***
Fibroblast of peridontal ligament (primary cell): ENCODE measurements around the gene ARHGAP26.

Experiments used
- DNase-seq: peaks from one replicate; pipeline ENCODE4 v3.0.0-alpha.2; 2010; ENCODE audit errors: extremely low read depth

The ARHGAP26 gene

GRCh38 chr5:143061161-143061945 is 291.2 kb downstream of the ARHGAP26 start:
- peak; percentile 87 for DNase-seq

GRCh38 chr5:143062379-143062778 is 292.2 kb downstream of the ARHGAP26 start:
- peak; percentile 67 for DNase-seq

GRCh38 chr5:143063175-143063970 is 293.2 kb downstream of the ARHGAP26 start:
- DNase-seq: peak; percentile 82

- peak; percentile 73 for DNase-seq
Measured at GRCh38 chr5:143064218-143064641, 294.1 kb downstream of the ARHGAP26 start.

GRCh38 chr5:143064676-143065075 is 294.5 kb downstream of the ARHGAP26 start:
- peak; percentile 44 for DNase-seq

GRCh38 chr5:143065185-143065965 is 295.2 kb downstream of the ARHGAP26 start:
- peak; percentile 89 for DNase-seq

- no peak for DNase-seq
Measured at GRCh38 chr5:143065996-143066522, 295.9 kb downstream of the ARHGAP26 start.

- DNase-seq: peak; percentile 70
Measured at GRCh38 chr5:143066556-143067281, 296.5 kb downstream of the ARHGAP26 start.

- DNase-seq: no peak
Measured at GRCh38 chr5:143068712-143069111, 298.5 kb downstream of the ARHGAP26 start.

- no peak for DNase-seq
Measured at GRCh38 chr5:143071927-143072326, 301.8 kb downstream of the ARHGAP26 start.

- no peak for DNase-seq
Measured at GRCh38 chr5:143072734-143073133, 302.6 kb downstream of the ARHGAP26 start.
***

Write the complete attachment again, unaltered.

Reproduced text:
Fibroblast of peridontal ligament (primary cell): ENCODE measurements around the gene ARHGAP26.

Experiments used
- DNase-seq: peaks from one replicate; pipeline ENCODE4 v3.0.0-alpha.2; 2010; ENCODE audit errors: extremely low read depth

The ARHGAP26 gene

GRCh38 chr5:143061161-143061945 is 291.2 kb downstream of the ARHGAP26 start:
- peak; percentile 87 for DNase-seq

GRCh38 chr5:143062379-143062778 is 292.2 kb downstream of the ARHGAP26 start:
- peak; percentile 67 for DNase-seq

GRCh38 chr5:143063175-143063970 is 293.2 kb downstream of the ARHGAP26 start:
- DNase-seq: peak; percentile 82

- peak; percentile 73 for DNase-seq
Measured at GRCh38 chr5:143064218-143064641, 294.1 kb downstream of the ARHGAP26 start.

GRCh38 chr5:143064676-143065075 is 294.5 kb downstream of the ARHGAP26 start:
- peak; percentile 44 for DNase-seq

GRCh38 chr5:143065185-143065965 is 295.2 kb downstream of the ARHGAP26 start:
- peak; percentile 89 for DNase-seq

- no peak for DNase-seq
Measured at GRCh38 chr5:143065996-143066522, 295.9 kb downstream of the ARHGAP26 start.

- DNase-seq: peak; percentile 70
Measured at GRCh38 chr5:143066556-143067281, 296.5 kb downstream of the ARHGAP26 start.

- DNase-seq: no peak
Measured at GRCh38 chr5:143068712-143069111, 298.5 kb downstream of the ARHGAP26 start.

- no peak for DNase-seq
Measured at GRCh38 chr5:143071927-143072326, 301.8 kb downstream of the ARHGAP26 start.

- no peak for DNase-seq
Measured at GRCh38 chr5:143072734-143073133, 302.6 kb downstream of the ARHGAP26 start.